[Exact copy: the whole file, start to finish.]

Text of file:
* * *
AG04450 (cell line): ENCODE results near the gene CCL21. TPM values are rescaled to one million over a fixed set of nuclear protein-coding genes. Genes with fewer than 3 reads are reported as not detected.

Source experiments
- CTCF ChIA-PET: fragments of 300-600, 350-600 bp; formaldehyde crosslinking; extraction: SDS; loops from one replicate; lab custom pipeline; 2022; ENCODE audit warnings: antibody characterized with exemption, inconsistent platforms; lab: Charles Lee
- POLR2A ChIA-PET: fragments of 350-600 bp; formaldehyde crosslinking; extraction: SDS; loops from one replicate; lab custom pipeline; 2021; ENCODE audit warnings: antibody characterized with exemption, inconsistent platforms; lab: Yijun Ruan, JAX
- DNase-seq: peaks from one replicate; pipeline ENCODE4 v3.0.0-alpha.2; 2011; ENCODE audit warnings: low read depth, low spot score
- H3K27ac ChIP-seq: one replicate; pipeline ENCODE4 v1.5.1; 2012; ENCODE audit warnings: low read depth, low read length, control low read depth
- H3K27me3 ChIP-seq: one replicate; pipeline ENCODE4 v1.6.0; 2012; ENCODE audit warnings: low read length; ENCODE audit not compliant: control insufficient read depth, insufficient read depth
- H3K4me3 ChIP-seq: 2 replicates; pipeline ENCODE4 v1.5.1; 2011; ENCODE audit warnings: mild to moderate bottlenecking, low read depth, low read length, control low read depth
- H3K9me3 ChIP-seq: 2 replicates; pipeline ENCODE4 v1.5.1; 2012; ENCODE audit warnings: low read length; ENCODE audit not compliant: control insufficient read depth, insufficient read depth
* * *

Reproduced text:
AG04450 (cell line): ENCODE results near the gene CCL21. TPM values are rescaled to one million over a fixed set of nuclear protein-coding genes. Genes with fewer than 3 reads are reported as not detected.

Source experiments
- CTCF ChIA-PET: fragments of 300-600, 350-600 bp; formaldehyde crosslinking; extraction: SDS; loops from one replicate; lab custom pipeline; 2022; ENCODE audit warnings: antibody characterized with exemption, inconsistent platforms; lab: Charles Lee
- POLR2A ChIA-PET: fragments of 350-600 bp; formaldehyde crosslinking; extraction: SDS; loops from one replicate; lab custom pipeline; 2021; ENCODE audit warnings: antibody characterized with exemption, inconsistent platforms; lab: Yijun Ruan, JAX
- DNase-seq: peaks from one replicate; pipeline ENCODE4 v3.0.0-alpha.2; 2011; ENCODE audit warnings: low read depth, low spot score
- H3K27ac ChIP-seq: one replicate; pipeline ENCODE4 v1.5.1; 2012; ENCODE audit warnings: low read depth, low read length, control low read depth
- H3K27me3 ChIP-seq: one replicate; pipeline ENCODE4 v1.6.0; 2012; ENCODE audit warnings: low read length; ENCODE audit not compliant: control insufficient read depth, insufficient read depth
- H3K4me3 ChIP-seq: 2 replicates; pipeline ENCODE4 v1.5.1; 2011; ENCODE audit warnings: mild to moderate bottlenecking, low read depth, low read length, control low read depth
- H3K9me3 ChIP-seq: 2 replicates; pipeline ENCODE4 v1.5.1; 2012; ENCODE audit warnings: low read length; ENCODE audit not compliant: control insufficient read depth, insufficient read depth